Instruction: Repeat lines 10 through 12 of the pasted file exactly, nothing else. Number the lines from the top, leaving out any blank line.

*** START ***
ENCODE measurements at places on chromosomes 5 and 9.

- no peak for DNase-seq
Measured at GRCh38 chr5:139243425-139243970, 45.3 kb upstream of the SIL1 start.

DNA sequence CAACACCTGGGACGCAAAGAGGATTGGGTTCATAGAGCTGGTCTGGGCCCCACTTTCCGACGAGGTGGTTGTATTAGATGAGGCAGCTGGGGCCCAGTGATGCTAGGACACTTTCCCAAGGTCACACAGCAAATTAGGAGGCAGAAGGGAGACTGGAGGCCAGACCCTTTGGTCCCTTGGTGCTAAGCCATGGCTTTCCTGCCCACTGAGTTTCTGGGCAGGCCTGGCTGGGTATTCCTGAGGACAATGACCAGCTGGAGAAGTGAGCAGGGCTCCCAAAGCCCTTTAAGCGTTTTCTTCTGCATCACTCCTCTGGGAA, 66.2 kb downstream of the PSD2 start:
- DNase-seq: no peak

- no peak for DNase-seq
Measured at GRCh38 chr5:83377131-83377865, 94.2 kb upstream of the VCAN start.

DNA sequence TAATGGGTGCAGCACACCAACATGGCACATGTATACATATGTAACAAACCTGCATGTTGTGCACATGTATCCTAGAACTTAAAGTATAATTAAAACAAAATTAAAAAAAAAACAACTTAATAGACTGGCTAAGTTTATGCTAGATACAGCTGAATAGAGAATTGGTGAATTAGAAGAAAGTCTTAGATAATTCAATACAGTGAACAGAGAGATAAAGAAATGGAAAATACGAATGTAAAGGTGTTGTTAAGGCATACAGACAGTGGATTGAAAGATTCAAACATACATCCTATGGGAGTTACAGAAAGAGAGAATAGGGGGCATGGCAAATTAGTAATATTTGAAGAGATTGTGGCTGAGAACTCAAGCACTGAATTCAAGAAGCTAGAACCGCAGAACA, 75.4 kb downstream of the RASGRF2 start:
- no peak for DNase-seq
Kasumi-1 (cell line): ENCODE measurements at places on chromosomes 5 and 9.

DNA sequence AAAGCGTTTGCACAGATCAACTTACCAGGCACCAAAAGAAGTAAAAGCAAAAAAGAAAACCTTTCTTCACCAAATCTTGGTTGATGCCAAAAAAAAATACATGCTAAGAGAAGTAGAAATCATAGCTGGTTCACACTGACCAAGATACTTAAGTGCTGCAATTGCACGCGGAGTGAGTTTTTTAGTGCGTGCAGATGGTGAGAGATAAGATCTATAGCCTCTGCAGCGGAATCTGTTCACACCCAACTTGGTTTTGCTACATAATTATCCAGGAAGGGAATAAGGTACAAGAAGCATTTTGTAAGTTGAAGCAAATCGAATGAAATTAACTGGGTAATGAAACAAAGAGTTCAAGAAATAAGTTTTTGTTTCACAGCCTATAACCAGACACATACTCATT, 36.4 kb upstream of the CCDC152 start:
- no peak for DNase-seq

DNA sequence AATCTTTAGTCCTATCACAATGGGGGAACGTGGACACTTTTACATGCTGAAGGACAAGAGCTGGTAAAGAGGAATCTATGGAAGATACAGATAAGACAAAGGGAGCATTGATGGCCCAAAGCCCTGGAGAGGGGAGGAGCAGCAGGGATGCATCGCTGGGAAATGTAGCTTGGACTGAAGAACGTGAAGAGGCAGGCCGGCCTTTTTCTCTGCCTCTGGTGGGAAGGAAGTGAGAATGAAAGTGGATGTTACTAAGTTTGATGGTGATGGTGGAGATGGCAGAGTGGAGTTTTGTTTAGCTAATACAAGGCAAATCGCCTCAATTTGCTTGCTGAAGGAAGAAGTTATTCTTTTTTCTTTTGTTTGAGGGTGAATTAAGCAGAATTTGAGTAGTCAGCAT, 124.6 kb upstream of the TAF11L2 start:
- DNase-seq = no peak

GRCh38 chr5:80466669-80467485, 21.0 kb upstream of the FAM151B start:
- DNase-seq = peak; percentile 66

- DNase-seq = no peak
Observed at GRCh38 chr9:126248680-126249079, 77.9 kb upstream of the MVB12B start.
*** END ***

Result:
Kasumi-1 (cell line): ENCODE measurements at places on chromosomes 5 and 9.

DNA sequence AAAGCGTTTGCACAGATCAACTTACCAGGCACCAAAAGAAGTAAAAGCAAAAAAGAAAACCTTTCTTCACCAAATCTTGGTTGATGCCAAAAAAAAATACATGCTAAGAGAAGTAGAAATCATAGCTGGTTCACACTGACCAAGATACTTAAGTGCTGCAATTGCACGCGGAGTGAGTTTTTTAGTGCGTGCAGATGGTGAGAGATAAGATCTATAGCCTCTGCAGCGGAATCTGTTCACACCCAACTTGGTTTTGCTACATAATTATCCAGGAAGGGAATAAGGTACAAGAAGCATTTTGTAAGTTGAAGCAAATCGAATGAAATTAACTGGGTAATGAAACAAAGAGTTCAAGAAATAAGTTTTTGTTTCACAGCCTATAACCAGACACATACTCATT, 36.4 kb upstream of the CCDC152 start:
- no peak for DNase-seq